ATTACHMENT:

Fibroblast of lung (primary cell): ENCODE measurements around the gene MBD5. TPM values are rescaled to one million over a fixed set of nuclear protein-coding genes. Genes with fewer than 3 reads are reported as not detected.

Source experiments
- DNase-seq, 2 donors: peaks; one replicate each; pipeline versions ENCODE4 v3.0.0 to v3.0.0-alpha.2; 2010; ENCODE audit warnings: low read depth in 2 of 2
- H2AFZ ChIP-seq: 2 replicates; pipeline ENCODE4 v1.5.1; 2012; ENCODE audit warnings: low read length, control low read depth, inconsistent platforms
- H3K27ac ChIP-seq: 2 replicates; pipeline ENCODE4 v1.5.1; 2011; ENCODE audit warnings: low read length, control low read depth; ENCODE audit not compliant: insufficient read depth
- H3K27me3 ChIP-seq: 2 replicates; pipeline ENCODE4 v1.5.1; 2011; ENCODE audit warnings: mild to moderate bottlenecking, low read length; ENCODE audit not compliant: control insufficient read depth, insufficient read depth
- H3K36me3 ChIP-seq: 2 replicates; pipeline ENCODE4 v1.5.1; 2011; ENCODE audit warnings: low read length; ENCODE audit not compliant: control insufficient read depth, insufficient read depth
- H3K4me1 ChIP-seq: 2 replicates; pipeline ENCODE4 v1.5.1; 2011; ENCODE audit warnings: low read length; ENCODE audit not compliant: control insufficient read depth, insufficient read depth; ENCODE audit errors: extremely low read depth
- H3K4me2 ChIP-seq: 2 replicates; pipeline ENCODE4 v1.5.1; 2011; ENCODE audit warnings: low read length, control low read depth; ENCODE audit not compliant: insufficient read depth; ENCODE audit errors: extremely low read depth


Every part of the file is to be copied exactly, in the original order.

Fibroblast of lung (primary cell): ENCODE measurements around the gene MBD5. TPM values are rescaled to one million over a fixed set of nuclear protein-coding genes. Genes with fewer than 3 reads are reported as not detected.

Source experiments
- DNase-seq, 2 donors: peaks; one replicate each; pipeline versions ENCODE4 v3.0.0 to v3.0.0-alpha.2; 2010; ENCODE audit warnings: low read depth in 2 of 2
- H2AFZ ChIP-seq: 2 replicates; pipeline ENCODE4 v1.5.1; 2012; ENCODE audit warnings: low read length, control low read depth, inconsistent platforms
- H3K27ac ChIP-seq: 2 replicates; pipeline ENCODE4 v1.5.1; 2011; ENCODE audit warnings: low read length, control low read depth; ENCODE audit not compliant: insufficient read depth
- H3K27me3 ChIP-seq: 2 replicates; pipeline ENCODE4 v1.5.1; 2011; ENCODE audit warnings: mild to moderate bottlenecking, low read length; ENCODE audit not compliant: control insufficient read depth, insufficient read depth
- H3K36me3 ChIP-seq: 2 replicates; pipeline ENCODE4 v1.5.1; 2011; ENCODE audit warnings: low read length; ENCODE audit not compliant: control insufficient read depth, insufficient read depth
- H3K4me1 ChIP-seq: 2 replicates; pipeline ENCODE4 v1.5.1; 2011; ENCODE audit warnings: low read length; ENCODE audit not compliant: control insufficient read depth, insufficient read depth; ENCODE audit errors: extremely low read depth
- H3K4me2 ChIP-seq: 2 replicates; pipeline ENCODE4 v1.5.1; 2011; ENCODE audit warnings: low read length, control low read depth; ENCODE audit not compliant: insufficient read depth; ENCODE audit errors: extremely low read depth